World Builders™                                                                    Session Four  --  Microbiology             

                                             The Gene Pool     

Living things hold a balance between innovation and conservation in their gene pools.

     As we start to study reproduction in life forms, we see two very important needs:

  • The need to conserve and pass down the information in the DNA with no errors

  • The need to provide variety in the performance and capabilities of the organisms

     The DNA of all the living organisms in a species is called the gene pool.  Look around you.  The people that you see are all recognizably different from each other -- but you have no difficulty telling a human from a tree or a dog from a cat.  Each species has its own characteristics, and those characteristics are conserved in the gene pool.  Differences are a sort of insurance policy, and can help some members of  the species to survive if  the community is threatened by disease or environmental changes.

     Many endangered animals are suffering from a loss of genetic diversity.  Scientists suggest that when a species drops to below 500 animals, it is likely to be doomed.  One disease could kill them all.

     We already see examples of this.  Cheetahs, for instance, have little genetic diversity due to some sort of catastrophic event in the past.  In a recent incident, a group of cheetahs in a zoo picked up a disease and a third of them died.  Only two thirds had whatever genes it took to survive the disease.

     Dr Viau is more concerned about cloning fruit trees and raising crops with little genetic diversity.  During the Irish Potato Famine in the 1800s all the potatoes in Ireland were from the same stock, and the Irish farmers depended on them.  When the potatoes became diseased and slimy, a lot of people starved to death.  Could something similar happen in our huge orchards and immense grain fields?

   Now let's think about how genetic changes come about.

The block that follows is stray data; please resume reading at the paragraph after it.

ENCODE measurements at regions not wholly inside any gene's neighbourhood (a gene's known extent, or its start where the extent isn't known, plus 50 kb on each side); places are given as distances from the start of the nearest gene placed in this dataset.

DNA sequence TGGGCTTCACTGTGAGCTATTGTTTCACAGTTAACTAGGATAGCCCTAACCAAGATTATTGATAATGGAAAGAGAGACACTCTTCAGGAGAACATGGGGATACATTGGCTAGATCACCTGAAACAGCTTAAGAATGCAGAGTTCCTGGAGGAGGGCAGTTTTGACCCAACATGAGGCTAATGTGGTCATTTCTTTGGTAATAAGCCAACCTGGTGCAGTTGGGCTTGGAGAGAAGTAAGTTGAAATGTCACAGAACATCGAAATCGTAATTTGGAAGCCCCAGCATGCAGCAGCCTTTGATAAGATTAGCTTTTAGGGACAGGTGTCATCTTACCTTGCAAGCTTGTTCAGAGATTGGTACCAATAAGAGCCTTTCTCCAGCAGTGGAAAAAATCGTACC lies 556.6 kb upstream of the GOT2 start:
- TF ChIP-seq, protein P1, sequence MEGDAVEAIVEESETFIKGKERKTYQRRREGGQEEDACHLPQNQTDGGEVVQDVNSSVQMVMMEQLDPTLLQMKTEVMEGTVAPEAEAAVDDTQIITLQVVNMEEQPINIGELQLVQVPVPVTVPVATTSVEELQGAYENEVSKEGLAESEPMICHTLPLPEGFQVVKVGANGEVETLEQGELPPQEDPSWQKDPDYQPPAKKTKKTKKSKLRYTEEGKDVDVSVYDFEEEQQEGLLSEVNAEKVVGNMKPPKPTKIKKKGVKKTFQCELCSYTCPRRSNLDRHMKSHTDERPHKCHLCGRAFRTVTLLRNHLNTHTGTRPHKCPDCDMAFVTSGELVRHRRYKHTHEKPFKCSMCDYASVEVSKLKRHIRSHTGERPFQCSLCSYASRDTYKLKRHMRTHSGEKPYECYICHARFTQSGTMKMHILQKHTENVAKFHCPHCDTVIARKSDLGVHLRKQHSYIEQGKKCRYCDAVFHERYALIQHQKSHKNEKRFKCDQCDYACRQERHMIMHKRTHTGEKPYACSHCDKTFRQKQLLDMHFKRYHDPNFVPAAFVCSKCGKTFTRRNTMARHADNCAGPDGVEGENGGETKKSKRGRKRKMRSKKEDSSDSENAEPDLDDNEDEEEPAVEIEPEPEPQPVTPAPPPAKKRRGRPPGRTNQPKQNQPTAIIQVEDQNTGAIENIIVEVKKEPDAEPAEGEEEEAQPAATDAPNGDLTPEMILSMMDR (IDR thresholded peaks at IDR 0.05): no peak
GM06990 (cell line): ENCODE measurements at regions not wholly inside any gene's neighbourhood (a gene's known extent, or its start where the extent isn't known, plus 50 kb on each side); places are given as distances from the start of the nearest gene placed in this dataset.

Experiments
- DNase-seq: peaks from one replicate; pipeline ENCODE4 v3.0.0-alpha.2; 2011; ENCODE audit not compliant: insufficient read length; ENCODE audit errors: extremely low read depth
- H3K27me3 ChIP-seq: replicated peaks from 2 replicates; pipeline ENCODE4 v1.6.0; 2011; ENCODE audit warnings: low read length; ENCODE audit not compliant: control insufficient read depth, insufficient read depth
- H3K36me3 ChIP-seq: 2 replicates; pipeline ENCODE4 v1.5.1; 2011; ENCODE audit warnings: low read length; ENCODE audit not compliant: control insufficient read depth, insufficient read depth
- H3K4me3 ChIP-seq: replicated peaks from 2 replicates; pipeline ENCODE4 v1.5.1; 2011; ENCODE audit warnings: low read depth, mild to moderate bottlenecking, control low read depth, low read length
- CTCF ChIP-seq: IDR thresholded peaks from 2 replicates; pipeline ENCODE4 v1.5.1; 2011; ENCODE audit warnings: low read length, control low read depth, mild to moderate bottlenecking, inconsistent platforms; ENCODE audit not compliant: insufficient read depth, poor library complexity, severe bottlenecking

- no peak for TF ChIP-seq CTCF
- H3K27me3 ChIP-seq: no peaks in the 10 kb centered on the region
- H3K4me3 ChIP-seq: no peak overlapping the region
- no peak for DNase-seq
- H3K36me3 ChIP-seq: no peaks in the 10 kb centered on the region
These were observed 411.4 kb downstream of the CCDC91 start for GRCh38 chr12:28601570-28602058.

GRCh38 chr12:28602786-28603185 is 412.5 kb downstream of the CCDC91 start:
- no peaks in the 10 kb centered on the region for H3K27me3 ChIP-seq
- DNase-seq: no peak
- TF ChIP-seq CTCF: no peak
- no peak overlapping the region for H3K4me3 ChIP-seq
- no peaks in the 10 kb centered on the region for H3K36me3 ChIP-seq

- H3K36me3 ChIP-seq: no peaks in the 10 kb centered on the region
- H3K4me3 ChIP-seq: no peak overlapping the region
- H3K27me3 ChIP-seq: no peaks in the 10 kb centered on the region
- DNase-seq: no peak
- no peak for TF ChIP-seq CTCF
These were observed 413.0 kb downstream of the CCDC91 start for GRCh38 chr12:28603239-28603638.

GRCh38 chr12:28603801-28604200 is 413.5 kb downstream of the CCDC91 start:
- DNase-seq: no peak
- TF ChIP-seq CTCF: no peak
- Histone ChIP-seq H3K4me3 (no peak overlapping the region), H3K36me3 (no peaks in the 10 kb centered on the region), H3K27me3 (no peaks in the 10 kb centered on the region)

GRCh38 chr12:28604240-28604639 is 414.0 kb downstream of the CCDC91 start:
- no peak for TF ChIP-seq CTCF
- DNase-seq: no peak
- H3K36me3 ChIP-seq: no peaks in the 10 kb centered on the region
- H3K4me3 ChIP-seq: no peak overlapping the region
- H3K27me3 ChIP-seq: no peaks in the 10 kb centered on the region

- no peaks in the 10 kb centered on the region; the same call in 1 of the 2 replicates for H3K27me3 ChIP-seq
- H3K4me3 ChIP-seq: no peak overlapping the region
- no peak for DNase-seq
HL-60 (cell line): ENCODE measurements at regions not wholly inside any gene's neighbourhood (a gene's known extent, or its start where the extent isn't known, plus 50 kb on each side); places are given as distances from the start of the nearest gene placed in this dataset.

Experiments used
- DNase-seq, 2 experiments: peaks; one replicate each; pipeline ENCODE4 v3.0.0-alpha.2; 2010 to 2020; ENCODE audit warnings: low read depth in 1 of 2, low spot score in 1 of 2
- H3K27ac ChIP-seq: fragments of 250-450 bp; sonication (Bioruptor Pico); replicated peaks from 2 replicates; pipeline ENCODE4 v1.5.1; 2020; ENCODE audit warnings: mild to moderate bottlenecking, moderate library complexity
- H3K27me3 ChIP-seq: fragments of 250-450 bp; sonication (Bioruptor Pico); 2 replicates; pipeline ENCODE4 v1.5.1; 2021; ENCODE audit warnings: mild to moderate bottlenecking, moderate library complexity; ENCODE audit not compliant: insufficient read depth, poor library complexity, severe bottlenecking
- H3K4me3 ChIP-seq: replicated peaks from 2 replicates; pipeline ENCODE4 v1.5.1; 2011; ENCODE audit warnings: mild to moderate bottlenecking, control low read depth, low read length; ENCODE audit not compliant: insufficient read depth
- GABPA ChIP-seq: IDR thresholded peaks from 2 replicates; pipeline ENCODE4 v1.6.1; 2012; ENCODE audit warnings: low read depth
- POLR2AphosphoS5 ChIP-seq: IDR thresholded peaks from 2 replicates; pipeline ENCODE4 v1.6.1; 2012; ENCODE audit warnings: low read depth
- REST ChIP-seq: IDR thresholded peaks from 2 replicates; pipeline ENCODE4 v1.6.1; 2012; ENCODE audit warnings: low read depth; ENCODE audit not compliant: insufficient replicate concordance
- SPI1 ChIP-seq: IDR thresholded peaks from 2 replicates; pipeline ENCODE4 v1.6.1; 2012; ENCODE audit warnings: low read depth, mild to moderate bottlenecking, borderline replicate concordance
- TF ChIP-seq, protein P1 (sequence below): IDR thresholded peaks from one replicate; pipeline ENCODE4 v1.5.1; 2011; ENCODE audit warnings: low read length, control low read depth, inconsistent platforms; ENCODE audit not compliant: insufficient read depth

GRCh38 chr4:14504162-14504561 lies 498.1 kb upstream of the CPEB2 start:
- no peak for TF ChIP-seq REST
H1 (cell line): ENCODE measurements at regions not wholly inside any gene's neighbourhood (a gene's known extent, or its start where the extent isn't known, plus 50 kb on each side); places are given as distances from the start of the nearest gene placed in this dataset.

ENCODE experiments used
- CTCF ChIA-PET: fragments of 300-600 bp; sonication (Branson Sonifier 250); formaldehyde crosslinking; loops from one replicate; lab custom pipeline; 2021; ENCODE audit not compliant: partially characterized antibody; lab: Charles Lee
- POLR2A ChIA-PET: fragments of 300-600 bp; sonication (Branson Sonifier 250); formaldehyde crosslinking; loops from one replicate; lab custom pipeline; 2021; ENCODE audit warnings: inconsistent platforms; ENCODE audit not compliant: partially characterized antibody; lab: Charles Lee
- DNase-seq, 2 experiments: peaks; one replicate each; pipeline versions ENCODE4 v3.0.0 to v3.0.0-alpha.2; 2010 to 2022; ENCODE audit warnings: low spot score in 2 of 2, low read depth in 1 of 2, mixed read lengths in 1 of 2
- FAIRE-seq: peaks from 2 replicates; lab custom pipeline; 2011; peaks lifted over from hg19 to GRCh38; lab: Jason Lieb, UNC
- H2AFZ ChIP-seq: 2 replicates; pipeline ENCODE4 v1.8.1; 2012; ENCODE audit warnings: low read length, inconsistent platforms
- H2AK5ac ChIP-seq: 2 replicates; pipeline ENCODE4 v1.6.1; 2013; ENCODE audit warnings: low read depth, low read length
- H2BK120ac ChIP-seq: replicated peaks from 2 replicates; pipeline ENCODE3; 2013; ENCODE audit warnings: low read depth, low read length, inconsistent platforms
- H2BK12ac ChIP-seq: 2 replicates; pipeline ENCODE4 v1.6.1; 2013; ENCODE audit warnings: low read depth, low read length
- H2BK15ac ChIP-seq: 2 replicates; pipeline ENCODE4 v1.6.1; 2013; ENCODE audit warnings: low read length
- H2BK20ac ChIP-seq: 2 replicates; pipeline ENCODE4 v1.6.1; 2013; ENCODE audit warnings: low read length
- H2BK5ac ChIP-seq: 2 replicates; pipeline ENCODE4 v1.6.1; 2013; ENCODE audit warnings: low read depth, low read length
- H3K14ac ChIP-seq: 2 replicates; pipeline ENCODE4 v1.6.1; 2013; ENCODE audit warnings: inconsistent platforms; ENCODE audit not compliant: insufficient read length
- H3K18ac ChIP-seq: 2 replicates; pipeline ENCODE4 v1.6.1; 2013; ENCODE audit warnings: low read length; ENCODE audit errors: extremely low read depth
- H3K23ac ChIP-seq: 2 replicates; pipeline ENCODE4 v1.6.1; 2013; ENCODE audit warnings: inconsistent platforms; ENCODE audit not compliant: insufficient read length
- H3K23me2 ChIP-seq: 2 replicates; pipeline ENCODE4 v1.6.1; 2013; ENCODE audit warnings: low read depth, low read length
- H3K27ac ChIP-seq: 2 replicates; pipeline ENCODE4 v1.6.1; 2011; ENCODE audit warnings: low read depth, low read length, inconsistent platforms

We have learned that organisms inherit characteristics which are encoded on the chromosomes in their cells.  These chromosomes are passed from parent to child, and are reshuffled in each generation through sexual reproduction.

     Some of the genes that code for a specific characteristic come in "different flavors".  For example, this diagram shows some genes that determine eye color. They are all found on the same place on the same chromosome. The organism will have two chromosomes, and the eye color will be determined by the genes on those two chromosomes. There is a variety of eye colors in this population.

     Genes that are variants of one another are called alleles. They have the same function, they are found in the same location, but what they determine (eye color here) is not expressed identically in all individuals.

     Alleles probably started out as one gene with one mode of expression. Over thousands of reproductive copyings, a mistake was made, and the gene was changed a little. Such a change is called a mutation, and the individual whose phenotype (physical appearance or functioning) is different is called a mutant.

     Many mutations cause changes that are not really noticeable, but that may turn out to be useful someday. For instance, there appears to be a mutation that allows people to become infected with HIV but not get sick or die. This mutation was not valued or noticed, but perhaps it will turn out to be really important. It is rare in our population, but could become more common over the next few centuries.

    Some mutations are lethal. These cause the organism which inherits them to die prematurely. Some cause death in infancy or childhood, so these mutations are not passed on. Some cause death in mid-adulthood or later, and may  persist in a population because they are passed on before the individual affected dies.

     Nature is always looking for the life forms that are most successful.  If there were no mutations, organisms would reach a high state of fitness and then there would be very little change in them.  This has worked out well in extremely stable environments, such as the abyssal plains in the deep ocean and ancient tropical rain forests.  However, if the ice age comes, or a new predator is introduced, or a new disease appears, mutations may hold the very key to the survival of their species. 

     Sometimes a group of mutations works together to allow new potentialities to develop.  For instance, it took a number of mutations to allow humans  to become bipedal, walking on two legs.  As the species walked more and more on two legs, the forepaws could become hands and carry things.  This would favor brain development as the creatures figured out what they wanted to carry, and learned to make tools and weapons.  Increasing uses for the hands would benefit from better thinking in the brain.  Useful mutations are retained, and life forms change in response to changes in themselves and the environment.

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Photos from archives at Biology Department, University of Bowling Green, Ohio
© 1996,1997, 1998, 1999, 2000, 2002, 2003.   Elizabeth Anne Viau. All rights reserved. This material may be used by individuals for instructional purposes but not sold. Please inform the author if you use it at .